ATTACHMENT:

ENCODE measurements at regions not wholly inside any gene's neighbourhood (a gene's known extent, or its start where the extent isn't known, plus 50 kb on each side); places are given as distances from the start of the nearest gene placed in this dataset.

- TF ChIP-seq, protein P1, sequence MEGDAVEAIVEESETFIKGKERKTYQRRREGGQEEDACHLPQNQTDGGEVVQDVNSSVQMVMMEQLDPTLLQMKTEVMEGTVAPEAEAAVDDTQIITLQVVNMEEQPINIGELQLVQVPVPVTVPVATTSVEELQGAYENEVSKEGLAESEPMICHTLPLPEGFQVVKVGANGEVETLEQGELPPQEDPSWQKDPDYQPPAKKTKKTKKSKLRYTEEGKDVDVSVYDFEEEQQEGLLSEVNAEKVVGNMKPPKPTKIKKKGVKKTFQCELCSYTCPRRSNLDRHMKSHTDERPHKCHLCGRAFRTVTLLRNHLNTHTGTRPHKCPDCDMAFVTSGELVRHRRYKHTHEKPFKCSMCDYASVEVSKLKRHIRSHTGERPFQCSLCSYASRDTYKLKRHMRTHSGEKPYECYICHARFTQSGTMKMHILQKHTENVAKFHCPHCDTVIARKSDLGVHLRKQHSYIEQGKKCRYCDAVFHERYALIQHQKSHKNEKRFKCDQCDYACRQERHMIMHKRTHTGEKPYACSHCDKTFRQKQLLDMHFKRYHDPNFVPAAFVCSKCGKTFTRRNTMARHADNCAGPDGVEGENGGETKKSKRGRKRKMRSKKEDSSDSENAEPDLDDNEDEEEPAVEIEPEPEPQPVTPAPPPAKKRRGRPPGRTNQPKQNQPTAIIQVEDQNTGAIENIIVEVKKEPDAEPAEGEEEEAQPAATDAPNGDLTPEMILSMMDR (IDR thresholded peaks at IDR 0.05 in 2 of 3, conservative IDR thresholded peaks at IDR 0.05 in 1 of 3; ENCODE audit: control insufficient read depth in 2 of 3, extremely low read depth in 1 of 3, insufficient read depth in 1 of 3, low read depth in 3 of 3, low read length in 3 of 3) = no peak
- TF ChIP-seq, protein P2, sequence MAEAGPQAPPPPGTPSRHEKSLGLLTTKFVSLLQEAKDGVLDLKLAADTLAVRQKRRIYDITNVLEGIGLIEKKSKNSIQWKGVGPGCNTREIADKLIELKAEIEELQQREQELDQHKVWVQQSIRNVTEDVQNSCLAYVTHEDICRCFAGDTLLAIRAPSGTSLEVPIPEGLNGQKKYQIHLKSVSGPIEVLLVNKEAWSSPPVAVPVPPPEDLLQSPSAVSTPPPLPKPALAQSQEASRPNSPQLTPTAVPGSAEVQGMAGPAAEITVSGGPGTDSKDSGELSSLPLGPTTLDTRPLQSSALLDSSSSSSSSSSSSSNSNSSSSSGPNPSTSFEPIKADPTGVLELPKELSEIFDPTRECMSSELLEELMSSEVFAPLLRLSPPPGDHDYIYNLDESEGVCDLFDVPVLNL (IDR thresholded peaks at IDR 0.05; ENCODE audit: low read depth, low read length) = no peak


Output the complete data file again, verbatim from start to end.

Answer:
ENCODE measurements at regions not wholly inside any gene's neighbourhood (a gene's known extent, or its start where the extent isn't known, plus 50 kb on each side); places are given as distances from the start of the nearest gene placed in this dataset.

- TF ChIP-seq, protein P1, sequence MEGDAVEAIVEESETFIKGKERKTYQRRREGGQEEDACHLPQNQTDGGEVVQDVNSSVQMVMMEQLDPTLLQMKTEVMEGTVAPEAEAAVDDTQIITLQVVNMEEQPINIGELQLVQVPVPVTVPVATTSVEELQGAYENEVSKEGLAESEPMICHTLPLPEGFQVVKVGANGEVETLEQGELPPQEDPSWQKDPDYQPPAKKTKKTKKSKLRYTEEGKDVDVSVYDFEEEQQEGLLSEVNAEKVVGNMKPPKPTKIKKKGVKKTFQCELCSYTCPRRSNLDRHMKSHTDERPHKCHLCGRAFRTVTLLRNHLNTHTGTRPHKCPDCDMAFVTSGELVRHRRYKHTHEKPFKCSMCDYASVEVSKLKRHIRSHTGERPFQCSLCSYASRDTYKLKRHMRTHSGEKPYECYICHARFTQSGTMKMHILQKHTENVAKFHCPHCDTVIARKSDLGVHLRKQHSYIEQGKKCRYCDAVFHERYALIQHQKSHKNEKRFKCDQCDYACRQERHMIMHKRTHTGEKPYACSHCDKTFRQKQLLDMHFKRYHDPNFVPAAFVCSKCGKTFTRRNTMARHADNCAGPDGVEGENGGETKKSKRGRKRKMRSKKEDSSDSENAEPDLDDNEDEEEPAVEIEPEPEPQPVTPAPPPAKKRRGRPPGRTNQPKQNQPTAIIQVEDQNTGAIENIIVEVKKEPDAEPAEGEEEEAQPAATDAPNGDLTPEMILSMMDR (IDR thresholded peaks at IDR 0.05 in 2 of 3, conservative IDR thresholded peaks at IDR 0.05 in 1 of 3; ENCODE audit: control insufficient read depth in 2 of 3, extremely low read depth in 1 of 3, insufficient read depth in 1 of 3, low read depth in 3 of 3, low read length in 3 of 3) = no peak
- TF ChIP-seq, protein P2, sequence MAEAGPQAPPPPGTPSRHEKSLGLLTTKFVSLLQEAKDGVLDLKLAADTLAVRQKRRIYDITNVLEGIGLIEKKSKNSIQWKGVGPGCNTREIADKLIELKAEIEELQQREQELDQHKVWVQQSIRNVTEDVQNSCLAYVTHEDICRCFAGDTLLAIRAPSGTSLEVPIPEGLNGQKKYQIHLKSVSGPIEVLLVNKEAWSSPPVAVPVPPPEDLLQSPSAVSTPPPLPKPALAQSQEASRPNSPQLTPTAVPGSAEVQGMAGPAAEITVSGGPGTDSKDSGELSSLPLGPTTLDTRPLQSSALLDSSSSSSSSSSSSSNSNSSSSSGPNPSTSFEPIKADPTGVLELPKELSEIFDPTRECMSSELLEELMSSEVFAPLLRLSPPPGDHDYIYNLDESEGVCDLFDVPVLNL (IDR thresholded peaks at IDR 0.05; ENCODE audit: low read depth, low read length) = no peak